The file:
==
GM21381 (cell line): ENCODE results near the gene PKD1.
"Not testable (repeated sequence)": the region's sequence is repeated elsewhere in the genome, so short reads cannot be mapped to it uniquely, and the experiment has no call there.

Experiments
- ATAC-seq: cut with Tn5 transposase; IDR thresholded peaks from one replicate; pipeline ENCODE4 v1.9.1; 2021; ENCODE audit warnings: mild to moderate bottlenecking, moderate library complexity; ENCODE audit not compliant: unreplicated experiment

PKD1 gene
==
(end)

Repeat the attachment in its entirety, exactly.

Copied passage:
GM21381 (cell line): ENCODE results near the gene PKD1.
"Not testable (repeated sequence)": the region's sequence is repeated elsewhere in the genome, so short reads cannot be mapped to it uniquely, and the experiment has no call there.

Experiments
- ATAC-seq: cut with Tn5 transposase; IDR thresholded peaks from one replicate; pipeline ENCODE4 v1.9.1; 2021; ENCODE audit warnings: mild to moderate bottlenecking, moderate library complexity; ENCODE audit not compliant: unreplicated experiment

PKD1 gene